London: Regular exercise can keep Alzheimer's disease at bay according to a recent study done in the UK.
Exercise flushes out the toxic chemical that causes this degenerative disease of the brain in the elderly population. Exercise replaces the toxic molecules with beneficial ones that protect the nerve cell.
The research, led by Ignacio Torres-Aleman from the Cajal Institute in Madrid, found that exercise doubles the presence of the protein megalin which not only ejects a potentially destructive protein called amyloid-beta, from the brain, but also binds to insulin-like growth factor, a beneficial molecule, and transports it to the brain.
While the amyloid-beta protein, in Alzheimer's patients accumulates in clumps throughout the brain, thus causing destruction, the insulin-like growth factor helps to keep the nerve cells healthy.
The research also showed that the levels of megalin declined with age in normal mice, thus suggesting that there may be a molecular link between ageing and the neurodegenerative disease.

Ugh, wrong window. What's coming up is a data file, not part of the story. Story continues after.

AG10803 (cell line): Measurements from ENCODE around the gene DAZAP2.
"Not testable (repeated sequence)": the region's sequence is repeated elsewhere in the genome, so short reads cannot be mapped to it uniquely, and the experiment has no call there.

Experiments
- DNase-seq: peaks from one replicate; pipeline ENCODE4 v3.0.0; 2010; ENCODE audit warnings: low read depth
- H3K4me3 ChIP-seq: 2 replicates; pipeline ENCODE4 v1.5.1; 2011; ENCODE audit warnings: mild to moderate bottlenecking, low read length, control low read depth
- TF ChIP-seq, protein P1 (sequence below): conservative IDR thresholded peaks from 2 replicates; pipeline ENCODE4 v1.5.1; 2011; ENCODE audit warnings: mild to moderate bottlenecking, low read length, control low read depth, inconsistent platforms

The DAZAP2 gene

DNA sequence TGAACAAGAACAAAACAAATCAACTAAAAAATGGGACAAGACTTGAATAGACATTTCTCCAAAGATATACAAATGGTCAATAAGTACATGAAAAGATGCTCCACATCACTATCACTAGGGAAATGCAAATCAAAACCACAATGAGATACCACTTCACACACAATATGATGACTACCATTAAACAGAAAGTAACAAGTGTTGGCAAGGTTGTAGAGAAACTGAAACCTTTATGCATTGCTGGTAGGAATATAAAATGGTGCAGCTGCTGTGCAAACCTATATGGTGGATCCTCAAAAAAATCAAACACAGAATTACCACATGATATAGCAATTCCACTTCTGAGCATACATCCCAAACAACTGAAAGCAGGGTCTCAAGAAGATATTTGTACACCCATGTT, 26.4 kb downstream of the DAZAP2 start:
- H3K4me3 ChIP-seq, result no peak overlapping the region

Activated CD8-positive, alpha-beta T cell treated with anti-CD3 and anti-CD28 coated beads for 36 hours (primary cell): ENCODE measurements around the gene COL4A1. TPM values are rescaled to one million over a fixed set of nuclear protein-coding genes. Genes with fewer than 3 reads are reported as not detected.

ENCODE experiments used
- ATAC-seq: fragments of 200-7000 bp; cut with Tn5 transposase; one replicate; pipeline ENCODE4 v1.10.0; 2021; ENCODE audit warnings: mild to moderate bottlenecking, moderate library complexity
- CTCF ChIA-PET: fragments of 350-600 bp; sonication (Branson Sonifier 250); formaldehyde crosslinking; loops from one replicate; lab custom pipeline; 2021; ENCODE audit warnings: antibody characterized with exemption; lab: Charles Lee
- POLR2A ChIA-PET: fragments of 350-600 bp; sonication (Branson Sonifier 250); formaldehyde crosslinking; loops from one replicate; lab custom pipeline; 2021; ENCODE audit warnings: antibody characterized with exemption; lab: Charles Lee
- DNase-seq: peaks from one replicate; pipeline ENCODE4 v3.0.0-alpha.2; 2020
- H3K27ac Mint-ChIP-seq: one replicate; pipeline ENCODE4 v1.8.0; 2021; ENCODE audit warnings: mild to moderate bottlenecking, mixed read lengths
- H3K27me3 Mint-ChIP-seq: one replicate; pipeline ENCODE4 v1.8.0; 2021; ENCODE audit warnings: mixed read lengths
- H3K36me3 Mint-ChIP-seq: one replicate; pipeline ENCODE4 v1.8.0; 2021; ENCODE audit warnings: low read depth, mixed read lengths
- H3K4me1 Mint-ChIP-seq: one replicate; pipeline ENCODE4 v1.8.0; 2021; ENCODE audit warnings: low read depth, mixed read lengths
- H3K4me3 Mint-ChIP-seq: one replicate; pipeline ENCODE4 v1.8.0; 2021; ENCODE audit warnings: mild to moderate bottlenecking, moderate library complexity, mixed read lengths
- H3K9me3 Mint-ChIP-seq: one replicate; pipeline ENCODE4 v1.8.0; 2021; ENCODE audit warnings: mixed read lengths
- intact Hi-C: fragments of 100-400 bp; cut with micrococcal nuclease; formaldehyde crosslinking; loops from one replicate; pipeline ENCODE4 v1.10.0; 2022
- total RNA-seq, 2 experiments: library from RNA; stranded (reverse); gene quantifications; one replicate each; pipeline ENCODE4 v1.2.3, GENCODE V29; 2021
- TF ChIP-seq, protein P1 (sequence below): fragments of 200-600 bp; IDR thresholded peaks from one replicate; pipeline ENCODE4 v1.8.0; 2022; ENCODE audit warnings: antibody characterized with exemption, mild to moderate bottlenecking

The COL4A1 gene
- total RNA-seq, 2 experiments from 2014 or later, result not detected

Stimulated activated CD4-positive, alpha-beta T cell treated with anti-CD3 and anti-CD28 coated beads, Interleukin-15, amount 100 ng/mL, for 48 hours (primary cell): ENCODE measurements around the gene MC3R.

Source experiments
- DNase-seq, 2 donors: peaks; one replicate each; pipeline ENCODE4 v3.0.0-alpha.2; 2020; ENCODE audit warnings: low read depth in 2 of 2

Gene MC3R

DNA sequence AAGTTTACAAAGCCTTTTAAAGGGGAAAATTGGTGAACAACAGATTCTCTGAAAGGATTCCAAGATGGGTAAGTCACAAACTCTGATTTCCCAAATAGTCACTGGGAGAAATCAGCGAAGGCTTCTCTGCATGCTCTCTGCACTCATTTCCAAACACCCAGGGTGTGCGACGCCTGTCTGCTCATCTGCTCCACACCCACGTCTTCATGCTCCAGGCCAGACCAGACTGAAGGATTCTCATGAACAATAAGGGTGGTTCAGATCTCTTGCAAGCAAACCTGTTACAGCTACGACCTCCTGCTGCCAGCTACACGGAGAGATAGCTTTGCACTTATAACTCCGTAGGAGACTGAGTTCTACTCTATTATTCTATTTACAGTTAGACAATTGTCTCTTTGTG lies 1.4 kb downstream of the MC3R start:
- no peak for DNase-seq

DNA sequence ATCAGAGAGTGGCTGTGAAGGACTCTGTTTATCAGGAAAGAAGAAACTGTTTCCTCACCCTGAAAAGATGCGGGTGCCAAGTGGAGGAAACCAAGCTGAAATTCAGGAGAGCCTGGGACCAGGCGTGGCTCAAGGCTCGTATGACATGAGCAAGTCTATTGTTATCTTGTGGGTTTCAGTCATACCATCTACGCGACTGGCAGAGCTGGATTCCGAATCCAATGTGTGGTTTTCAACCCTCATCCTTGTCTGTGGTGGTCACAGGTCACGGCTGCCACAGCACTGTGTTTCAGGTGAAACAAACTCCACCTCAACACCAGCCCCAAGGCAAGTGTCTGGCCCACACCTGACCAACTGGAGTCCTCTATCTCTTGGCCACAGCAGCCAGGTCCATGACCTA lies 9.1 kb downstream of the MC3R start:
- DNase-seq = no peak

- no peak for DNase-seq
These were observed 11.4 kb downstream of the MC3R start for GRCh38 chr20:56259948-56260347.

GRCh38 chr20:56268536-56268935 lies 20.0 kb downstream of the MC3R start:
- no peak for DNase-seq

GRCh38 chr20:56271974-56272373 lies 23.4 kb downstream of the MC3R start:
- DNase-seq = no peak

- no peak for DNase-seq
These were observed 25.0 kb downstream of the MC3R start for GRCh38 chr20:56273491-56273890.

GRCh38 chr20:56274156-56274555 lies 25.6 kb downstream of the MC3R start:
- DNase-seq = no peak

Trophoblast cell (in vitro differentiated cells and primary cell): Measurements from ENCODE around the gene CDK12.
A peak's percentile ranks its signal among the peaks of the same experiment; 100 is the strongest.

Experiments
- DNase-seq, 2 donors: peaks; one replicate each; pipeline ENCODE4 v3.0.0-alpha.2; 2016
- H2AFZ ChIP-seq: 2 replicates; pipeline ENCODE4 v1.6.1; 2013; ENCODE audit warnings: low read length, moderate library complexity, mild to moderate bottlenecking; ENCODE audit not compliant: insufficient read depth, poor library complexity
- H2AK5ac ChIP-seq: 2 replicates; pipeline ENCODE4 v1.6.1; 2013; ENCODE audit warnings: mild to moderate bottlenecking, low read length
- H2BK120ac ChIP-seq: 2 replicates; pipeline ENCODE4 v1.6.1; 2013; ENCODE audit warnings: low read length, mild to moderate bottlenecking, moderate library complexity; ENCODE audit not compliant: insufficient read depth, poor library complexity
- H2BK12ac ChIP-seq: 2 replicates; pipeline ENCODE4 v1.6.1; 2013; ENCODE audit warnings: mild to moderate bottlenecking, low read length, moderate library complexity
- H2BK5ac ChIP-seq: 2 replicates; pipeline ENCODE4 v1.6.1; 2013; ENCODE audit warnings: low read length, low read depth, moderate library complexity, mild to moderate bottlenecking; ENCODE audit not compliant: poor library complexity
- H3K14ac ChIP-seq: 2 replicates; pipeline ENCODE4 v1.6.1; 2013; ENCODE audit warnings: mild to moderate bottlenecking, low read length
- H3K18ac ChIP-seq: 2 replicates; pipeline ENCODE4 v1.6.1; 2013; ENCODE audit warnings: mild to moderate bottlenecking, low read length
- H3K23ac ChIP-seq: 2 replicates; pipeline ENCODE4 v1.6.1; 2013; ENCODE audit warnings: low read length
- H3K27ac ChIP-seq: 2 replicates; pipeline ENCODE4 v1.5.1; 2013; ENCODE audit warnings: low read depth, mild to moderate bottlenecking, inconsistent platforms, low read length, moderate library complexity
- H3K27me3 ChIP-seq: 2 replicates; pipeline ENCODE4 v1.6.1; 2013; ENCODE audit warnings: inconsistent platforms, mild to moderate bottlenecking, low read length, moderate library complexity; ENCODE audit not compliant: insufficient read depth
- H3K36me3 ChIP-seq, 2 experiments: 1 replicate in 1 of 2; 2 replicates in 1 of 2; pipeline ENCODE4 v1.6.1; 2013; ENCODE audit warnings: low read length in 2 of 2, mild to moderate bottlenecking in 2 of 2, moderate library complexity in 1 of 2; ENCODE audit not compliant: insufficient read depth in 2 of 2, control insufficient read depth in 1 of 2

Ignacio Torres-Aleman said that the research had supported the idea that an active lifestyle helps to keep Alzheimer's at bay.
''Our experiments support the idea that exercise is a good approach to all types of problems in the brain and that a sedentary lifestyle is a risk factor,'' he said.
Mark Mattson, a researcher at the National Institute on Aging in Baltimore, Maryland, said that the findings were encouraging and that they could prove to play an important role in finding the cure to Alzheimer's disease.
''It's initial data but I think it has potential to be very relevant to people,'' he said.
However, Paul Adlard, a neuroscientist at the University of California, who has also studied the brains of mice in a different model of Alzheimer's disease, maintained that according to the data he had collected, exercise did not boost levels of the protective insulin-like growth factor.